Follow Wild Scotland
Facebook Blog Twitter Instagram
Bookmark and Share

Stay up to date with Wild Scotland and sign up for our Newsletter

Why the Chancellor should cut tourism VAT in the Autumn Statement

img_e2d366-73e44d-4ef762-f795e2-cf1633-5df322In this article, Maria McConnell, VAT Senior Manager with Scottish accountancy firm French Duncan, gives her predictions for what will be included in the Autumn statement, and Marc Crothall, Chief Executive of the Scottish Tourism Alliance, explains why a cut in VAT for the tourism industry could be beneficial for the economy.

Maria said:

“At this year’s Conservative party conference, the Chancellor warned of a “rollercoaster” journey ahead as Britain embarks on the Brexit process. He also indicated he will take a soft and cautious approach to Brexit, which means he will be doing everything he can to protect the economy – that could mean the introduction of several tax incentives for consumers.


“Tourism is one thing that is coming under intense scrutiny at the moment as the value of the pound continues to fall and consumers become more careful about how they spend. The tourism industry has been thriving in Scotland in recent years thanks to EU visitors, but that isn’t going to hold up in light of the Brexit decision.


“The industry may benefit from a reduction in VAT on things like hotel accommodation – a move which could help to increase domestic visitor numbers and create more jobs in the industry.  This was introduced in Ireland in 2011 and is now widely spread across restaurants, catering, accommodation and admission to tourist attractions.  Perhaps a reduction in the VAT rate will provide a welcome incentive to encourage visitors to holiday at home, rather than abroad, at the same time as giving a helping hand to the job market for the sector.


“In addition, the effect of a much weaker pound may encourage the rest of the world to visit the UK, as it will benefit from more sterling in return for the euro or dollar. If the UK becomes a cheaper holiday destination for overseas visitors, it may also be more cost effective for UK holiday makers to staycation, as going abroad may become more expensive. However, it could also see those British holiday makers who like to have a foreign holiday and UK holiday each year opting to pay the extra costs for their dose of summer sunshine and forego that smaller trip to the Lake District or Scotland, which may have a significant impact on UK tourism revenue.”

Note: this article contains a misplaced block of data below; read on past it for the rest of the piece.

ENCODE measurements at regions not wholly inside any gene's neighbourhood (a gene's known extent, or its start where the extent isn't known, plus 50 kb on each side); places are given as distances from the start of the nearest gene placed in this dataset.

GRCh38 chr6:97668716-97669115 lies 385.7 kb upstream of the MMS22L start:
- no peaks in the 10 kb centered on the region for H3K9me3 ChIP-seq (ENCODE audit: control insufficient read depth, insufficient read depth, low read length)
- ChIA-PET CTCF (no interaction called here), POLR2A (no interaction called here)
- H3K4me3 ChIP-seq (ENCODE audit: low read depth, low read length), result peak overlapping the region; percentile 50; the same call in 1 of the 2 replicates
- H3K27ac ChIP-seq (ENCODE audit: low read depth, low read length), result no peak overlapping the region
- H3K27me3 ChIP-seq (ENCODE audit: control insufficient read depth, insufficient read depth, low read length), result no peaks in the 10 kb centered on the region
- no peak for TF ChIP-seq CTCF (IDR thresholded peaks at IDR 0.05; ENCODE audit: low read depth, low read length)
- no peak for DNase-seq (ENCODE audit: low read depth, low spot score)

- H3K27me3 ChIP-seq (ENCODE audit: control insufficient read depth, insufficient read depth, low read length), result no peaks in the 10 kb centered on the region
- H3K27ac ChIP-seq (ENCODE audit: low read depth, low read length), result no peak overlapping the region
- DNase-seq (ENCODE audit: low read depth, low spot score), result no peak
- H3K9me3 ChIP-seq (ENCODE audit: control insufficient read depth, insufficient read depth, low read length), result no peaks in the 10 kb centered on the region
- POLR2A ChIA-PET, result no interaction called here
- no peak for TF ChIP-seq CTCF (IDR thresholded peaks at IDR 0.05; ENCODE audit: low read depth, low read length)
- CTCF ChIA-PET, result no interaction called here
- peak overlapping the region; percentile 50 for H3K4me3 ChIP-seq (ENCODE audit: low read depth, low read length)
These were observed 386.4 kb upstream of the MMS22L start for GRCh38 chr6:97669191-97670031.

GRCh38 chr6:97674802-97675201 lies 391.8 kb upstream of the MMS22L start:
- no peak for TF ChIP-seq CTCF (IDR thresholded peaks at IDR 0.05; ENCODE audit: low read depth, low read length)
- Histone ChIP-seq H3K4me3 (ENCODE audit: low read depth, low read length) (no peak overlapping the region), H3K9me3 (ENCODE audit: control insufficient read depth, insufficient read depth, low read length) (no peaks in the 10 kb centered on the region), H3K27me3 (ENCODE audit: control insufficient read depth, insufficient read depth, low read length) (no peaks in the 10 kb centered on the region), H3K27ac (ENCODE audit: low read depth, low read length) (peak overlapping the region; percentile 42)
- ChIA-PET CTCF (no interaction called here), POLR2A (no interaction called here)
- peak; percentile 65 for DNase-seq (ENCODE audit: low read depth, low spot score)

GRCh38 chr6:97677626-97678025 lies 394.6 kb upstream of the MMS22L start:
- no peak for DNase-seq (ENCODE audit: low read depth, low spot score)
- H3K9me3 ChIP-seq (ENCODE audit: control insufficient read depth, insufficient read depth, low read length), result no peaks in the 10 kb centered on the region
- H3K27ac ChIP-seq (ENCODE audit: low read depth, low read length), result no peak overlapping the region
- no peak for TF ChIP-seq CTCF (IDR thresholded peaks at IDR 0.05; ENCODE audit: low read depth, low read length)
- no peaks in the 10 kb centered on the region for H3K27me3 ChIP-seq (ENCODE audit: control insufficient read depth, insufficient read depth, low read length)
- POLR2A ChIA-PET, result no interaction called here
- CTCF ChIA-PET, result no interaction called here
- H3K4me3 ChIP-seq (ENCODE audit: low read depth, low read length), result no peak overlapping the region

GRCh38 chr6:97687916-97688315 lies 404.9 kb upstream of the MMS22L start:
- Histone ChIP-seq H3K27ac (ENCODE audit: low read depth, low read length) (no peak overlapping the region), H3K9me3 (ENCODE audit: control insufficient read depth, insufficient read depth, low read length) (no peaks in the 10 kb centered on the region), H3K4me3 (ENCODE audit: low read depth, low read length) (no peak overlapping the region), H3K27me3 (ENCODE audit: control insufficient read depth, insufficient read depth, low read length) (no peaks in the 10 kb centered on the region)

Commenting on Maria’s predictions, Marc Crothall, Chief Executive of the Scottish Tourism Alliance said:


“A decision by the Chancellor to cut tourism VAT would of course be welcomed by the Scottish Tourism Alliance, and currently this is one of the key issues which negatively impacts the tourism industry in Scotland.

“At the moment, both visitors and domestic holidaymakers will pay almost three times as much VAT in the UK compared to a French or German break and twice as much as one in Italy and Spain.

“The Cut Tourism VAT campaign has attracted the support of 166 MPs in calling for a reduction on the rate of VAT levied on tourism businesses from 20 per cent to 5 per cent to allow the industry to be more competitive.  Around 31 other European countries have a reduced rate of tourism VAT but no exception is made for the sector in the UK.

“Tourism businesses have not only continued to lose ground to our European rivals in attracting domestic and international holidaymakers – the impact is also seen in the amount the tourism businesses can invest in their business.  Reducing tourism VAT will lower prices for visitors, but will also allow businesses to increase investment in our businesses and people.

“Research has found that such a reduction would contribute an extra £2.6 billion to HM Treasury over ten years and create 80,000 jobs.  Ireland temporarily reduced VAT on tourism from 13.5 per cent to 9 per cent in May 2011, but has kept the cut in place because of the benefits its tourism industry has enjoyed as a result.”

Source: STA Website

View All Industry News Items